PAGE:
9. An ash or a sycamore every now and then threw its shadow across the path. 10. The Puritans hated bear-baiting, not because it gave pain to the bear, but because it gave pleasure to the spectators. 11. The governing principle of Walpole's conduct was neither love of peace nor love of war, but love of power. 12. There's neither honesty, manhood, nor good-fellowship in thee. 13. "By God, Sir Earl, you shall either go or hang." "By God, Sir King, I will neither go nor hang." 14. We must show partly how the legendary age serves to prepare, partly how it forms a contrast to set off, the subsequent ages of Solon, of Pericles, and of Demosthenes.


Ellipsis in the First of Two Co-ordinate Clauses. 510. The omission is quite readily supplied in one form or another. The mere fact of a permissible ellipsis implies that the meaning is unmistakeable.


1. Yoho! Two stages, and the country roads are almost changed to a continuous street. 2. One complaint more, and I have done with you. 3. A single step forward, and I fire. 4. One word more-I do not want your thanks. 5. Yet a few hours of gloomy seclusion, and he must die a violent and shameful death. 6. A little while, and ye shall not see me; and again, a little while, and ye shall see me. 7. Yet forty days, and Nineveh shall be overthrown. 8. A few faint struggles from the scattered infantry, a few rounds of cannon and musketry, and the enemy fled.

Special Cases of Cumulation.

511. Already there have been pointed out certain Compound Sentences that cannot be resolved

without a slight change; namely, the cases where several singular subjects are predicated about in combination by means of a plural verb. On predicating about each subject in separation, we must adapt the verb, making it singular. (§ 504).

We have now to treat of Sentences that are Compound only in form or appearance.

When two names designating an individual from different points of view, are linked together and predicated about, the sentence is compound only in form. So when synonyms are conjoined to emphasise an individual subject. In the case of strictly Compound Subjects, the predicate cannot be attached first to one apparent subject, and next to another; it suits the subjects, not separate, but all combined. In some instances a slight adaptation of the predicate would be enough to allow the resolution, but this need not be pressed. Sometimes an adverbial expression, suitable to the combined sentences, is more or less a bar to the separation of them. And again, two nouns may be connected under the common influence of a preposition in such a way as to forbid resolution.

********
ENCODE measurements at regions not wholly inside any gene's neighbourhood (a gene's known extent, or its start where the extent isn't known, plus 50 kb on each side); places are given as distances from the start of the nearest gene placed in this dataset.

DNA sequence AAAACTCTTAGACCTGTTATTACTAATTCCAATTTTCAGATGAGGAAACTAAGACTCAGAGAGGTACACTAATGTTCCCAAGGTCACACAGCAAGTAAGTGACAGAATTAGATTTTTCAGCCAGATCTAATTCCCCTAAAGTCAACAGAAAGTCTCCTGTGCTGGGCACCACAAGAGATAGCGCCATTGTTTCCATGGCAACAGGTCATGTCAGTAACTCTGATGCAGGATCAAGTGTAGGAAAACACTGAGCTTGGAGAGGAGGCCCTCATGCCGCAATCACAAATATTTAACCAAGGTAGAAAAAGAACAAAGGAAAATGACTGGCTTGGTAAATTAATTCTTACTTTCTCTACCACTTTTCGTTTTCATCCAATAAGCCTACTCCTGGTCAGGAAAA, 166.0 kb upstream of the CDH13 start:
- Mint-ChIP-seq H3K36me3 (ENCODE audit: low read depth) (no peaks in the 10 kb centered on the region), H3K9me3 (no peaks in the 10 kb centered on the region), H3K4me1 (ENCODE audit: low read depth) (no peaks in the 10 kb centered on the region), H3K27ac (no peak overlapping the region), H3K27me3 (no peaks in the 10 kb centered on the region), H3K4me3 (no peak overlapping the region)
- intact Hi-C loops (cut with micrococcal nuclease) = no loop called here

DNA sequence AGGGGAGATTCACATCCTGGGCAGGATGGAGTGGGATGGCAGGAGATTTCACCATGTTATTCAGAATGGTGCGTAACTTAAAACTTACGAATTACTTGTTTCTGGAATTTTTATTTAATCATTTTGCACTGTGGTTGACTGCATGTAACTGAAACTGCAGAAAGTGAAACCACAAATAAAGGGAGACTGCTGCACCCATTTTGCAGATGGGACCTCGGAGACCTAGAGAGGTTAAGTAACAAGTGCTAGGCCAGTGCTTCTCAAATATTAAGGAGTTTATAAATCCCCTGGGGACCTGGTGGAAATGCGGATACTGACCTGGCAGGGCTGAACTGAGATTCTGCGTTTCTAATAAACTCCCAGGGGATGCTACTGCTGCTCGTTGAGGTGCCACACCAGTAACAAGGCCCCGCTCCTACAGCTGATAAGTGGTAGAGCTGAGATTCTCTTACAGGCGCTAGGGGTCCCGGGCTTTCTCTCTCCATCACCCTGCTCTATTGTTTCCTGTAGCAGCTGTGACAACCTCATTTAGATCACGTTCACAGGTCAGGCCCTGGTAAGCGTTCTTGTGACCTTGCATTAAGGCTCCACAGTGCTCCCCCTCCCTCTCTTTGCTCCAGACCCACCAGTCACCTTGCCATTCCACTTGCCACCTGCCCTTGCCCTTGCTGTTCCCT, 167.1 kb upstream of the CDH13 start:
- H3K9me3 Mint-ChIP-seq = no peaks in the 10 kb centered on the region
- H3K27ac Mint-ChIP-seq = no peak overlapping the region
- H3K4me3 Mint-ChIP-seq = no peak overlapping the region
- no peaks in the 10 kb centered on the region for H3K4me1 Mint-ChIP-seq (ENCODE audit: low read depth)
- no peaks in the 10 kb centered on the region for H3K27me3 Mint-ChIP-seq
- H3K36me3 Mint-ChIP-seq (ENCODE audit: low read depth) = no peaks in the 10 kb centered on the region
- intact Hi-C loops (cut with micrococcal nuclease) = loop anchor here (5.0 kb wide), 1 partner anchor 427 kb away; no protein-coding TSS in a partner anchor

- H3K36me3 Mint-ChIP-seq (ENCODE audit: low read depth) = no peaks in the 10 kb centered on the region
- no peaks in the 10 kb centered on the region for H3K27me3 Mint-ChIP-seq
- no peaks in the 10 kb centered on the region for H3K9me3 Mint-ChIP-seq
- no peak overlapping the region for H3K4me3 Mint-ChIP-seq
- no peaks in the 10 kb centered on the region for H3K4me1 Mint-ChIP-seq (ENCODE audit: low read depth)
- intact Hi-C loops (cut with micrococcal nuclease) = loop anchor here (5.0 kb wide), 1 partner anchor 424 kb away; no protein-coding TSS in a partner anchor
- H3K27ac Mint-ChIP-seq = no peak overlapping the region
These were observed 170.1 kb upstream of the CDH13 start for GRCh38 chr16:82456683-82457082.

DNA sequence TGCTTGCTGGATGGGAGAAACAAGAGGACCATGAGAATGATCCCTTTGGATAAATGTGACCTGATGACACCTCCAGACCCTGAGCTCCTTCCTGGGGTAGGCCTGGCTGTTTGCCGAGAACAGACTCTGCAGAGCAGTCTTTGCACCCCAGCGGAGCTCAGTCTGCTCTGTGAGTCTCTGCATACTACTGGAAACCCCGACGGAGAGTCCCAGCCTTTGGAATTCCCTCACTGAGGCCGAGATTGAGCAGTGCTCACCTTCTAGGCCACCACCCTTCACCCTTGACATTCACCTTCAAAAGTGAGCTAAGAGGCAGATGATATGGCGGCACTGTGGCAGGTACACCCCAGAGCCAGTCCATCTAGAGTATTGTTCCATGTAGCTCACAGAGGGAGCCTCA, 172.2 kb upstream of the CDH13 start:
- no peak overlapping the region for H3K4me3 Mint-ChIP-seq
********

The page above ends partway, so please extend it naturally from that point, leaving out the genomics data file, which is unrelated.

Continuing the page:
Examples are also given where the subjects are separated, the predicate cleaving, for the most part, to the subject next to it.

512. Subject twice named.

Mary's secretary and chief favourite was murdered.'

"The person that was Mary's secretary and chief favourite (=Rizzio) was murdered': this shows the real singular meaning; which is also brought out, in the first form, by the singular verb.

One person is meant, and he is named in two capacities. We might resolve formally :

A. Mary's secretary was murdered;

and B. Mary's chief favourite was murdered.

But the resolution rather suggests that two persons were murdered, the case that it is most appropriate to.

'A dimness and doubt overhangs their conclusions.'

'Dimness' and 'doubt' are slightly different ways of designating the same thing. Both together give greater emphasis

than either could give singly. A formal resolution is perfectly competent, and perfectly useless.

513. Compound Subject.

Her opulence and her martial glory grew together.'

The predicate determines the sentence as simple, the subject being compound.


Her opulence

Her martial glory

grew together.

We might say 'England's opulence grew' or 'England's martial glory grew'; but not 'Her opulence grew together," "Her martial glory grew together.' The predicate requires plurality in the subject; and the subject is here given not by a noun in plural form, but by the separate mention of the things predicated


A slight change would allow the resolution. Thus :
Her opulence grew; and

Her martial glory grew at the same time, or together with it.
But such resolving need hardly be encouraged.

'My guardian and this divine had fallen upon different generations.'

Another case of compound subject. The resolution should not be pressed, but it might be managed here not very objectionably thus:

A. My guardian had fallen upon one generation;

and B. This divine had fallen upon another generation. (§ 520.) Force and fraud are, in war, the two cardinal virtues.'

If resolution should be insisted on, the case may be met by some such change as the following:

A. Force is, in war, one of the two cardinal virtues ; and B. Fraud is, in war, one of the two cardinal virtues.

514. 'And' joining words after Preposition.
'Let there be no strife between me and thee.'

This is to be regarded as a simple sentence, the compound appearance being due to the nature of 'between'; two parties, me and thee, are necessary to a strife. We dare not resolve the sentence, on penalty of making nonsense of it:

A. Let there be no strife between me, and B. Let there be no strife between thee.